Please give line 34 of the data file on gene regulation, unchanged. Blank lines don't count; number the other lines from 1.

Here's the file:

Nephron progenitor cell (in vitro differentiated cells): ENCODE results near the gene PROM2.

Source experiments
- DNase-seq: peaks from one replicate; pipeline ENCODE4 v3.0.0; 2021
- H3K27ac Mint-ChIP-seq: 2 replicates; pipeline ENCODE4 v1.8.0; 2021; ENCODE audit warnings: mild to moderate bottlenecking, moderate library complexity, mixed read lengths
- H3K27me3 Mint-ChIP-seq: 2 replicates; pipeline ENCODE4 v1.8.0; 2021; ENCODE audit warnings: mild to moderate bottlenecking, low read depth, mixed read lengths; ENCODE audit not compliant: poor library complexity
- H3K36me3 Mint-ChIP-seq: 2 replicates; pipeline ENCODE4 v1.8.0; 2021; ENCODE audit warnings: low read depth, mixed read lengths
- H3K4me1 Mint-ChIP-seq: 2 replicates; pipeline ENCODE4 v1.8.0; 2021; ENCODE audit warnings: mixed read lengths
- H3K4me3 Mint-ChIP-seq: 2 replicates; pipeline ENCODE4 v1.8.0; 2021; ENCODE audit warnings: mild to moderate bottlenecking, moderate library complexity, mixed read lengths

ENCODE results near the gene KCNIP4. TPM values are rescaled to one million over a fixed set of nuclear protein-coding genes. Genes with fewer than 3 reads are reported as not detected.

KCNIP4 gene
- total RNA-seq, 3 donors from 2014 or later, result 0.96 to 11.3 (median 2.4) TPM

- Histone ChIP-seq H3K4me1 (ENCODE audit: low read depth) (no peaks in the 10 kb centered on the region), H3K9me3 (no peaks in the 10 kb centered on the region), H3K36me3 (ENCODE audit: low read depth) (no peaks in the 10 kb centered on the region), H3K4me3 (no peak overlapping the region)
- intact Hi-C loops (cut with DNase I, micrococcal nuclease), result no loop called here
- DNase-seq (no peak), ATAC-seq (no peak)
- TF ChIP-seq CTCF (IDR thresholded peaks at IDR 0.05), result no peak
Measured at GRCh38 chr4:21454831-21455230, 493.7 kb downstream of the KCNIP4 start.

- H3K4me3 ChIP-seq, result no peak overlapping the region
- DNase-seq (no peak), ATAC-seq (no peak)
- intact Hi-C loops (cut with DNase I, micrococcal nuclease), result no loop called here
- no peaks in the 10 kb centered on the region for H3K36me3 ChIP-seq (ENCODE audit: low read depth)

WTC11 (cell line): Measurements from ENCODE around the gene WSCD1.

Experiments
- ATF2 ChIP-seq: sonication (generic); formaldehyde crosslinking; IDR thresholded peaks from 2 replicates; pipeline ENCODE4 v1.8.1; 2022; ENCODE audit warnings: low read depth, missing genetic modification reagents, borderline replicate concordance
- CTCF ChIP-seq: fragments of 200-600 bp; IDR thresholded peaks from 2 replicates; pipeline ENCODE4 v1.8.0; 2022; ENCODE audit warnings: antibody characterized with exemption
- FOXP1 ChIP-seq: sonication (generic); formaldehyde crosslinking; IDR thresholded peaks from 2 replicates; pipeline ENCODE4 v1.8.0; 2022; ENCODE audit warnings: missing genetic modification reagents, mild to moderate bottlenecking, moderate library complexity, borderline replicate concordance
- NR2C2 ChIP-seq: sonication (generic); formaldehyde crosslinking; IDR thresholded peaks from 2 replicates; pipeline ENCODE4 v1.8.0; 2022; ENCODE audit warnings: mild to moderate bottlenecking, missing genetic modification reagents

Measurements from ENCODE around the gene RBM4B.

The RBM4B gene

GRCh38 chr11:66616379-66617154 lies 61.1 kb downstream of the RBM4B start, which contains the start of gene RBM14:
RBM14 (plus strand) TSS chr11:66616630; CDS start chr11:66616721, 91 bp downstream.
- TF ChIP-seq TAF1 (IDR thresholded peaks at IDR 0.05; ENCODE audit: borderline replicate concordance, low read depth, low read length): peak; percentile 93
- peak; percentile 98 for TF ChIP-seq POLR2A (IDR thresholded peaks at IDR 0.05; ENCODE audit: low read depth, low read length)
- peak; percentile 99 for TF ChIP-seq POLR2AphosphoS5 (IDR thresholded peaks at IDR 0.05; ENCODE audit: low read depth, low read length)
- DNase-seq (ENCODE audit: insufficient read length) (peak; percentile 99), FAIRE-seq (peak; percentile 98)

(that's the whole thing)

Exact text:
- DNase-seq (ENCODE audit: insufficient read length) (peak; percentile 99), FAIRE-seq (peak; percentile 98)